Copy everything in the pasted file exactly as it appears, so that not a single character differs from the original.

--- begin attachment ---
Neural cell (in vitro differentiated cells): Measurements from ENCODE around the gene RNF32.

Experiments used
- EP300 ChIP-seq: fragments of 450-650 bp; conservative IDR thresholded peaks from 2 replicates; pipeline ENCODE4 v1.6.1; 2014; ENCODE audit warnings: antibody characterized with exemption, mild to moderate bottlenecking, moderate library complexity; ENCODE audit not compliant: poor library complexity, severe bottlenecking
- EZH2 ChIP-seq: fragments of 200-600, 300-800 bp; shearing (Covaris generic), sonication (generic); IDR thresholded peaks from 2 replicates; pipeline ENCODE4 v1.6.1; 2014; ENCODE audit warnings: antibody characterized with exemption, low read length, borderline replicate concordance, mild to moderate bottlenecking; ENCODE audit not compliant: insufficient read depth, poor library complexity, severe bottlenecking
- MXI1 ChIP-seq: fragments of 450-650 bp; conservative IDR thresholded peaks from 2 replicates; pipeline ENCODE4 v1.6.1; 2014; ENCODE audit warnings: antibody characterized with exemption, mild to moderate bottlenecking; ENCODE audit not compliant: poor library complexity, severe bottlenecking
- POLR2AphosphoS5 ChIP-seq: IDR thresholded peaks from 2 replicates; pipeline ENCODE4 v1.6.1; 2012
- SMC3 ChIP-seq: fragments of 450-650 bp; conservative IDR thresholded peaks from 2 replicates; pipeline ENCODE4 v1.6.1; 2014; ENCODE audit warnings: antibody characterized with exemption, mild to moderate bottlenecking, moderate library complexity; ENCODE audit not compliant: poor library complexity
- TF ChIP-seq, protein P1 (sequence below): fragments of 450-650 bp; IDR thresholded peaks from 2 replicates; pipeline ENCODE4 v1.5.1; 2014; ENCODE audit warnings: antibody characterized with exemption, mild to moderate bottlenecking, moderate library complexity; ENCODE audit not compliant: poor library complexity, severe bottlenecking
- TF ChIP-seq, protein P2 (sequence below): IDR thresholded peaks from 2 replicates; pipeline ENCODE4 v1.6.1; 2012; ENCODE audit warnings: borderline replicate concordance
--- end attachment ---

Neural cell (in vitro differentiated cells): Measurements from ENCODE around the gene RNF32.

Experiments used
- EP300 ChIP-seq: fragments of 450-650 bp; conservative IDR thresholded peaks from 2 replicates; pipeline ENCODE4 v1.6.1; 2014; ENCODE audit warnings: antibody characterized with exemption, mild to moderate bottlenecking, moderate library complexity; ENCODE audit not compliant: poor library complexity, severe bottlenecking
- EZH2 ChIP-seq: fragments of 200-600, 300-800 bp; shearing (Covaris generic), sonication (generic); IDR thresholded peaks from 2 replicates; pipeline ENCODE4 v1.6.1; 2014; ENCODE audit warnings: antibody characterized with exemption, low read length, borderline replicate concordance, mild to moderate bottlenecking; ENCODE audit not compliant: insufficient read depth, poor library complexity, severe bottlenecking
- MXI1 ChIP-seq: fragments of 450-650 bp; conservative IDR thresholded peaks from 2 replicates; pipeline ENCODE4 v1.6.1; 2014; ENCODE audit warnings: antibody characterized with exemption, mild to moderate bottlenecking; ENCODE audit not compliant: poor library complexity, severe bottlenecking
- POLR2AphosphoS5 ChIP-seq: IDR thresholded peaks from 2 replicates; pipeline ENCODE4 v1.6.1; 2012
- SMC3 ChIP-seq: fragments of 450-650 bp; conservative IDR thresholded peaks from 2 replicates; pipeline ENCODE4 v1.6.1; 2014; ENCODE audit warnings: antibody characterized with exemption, mild to moderate bottlenecking, moderate library complexity; ENCODE audit not compliant: poor library complexity
- TF ChIP-seq, protein P1 (sequence below): fragments of 450-650 bp; IDR thresholded peaks from 2 replicates; pipeline ENCODE4 v1.5.1; 2014; ENCODE audit warnings: antibody characterized with exemption, mild to moderate bottlenecking, moderate library complexity; ENCODE audit not compliant: poor library complexity, severe bottlenecking
- TF ChIP-seq, protein P2 (sequence below): IDR thresholded peaks from 2 replicates; pipeline ENCODE4 v1.6.1; 2012; ENCODE audit warnings: borderline replicate concordance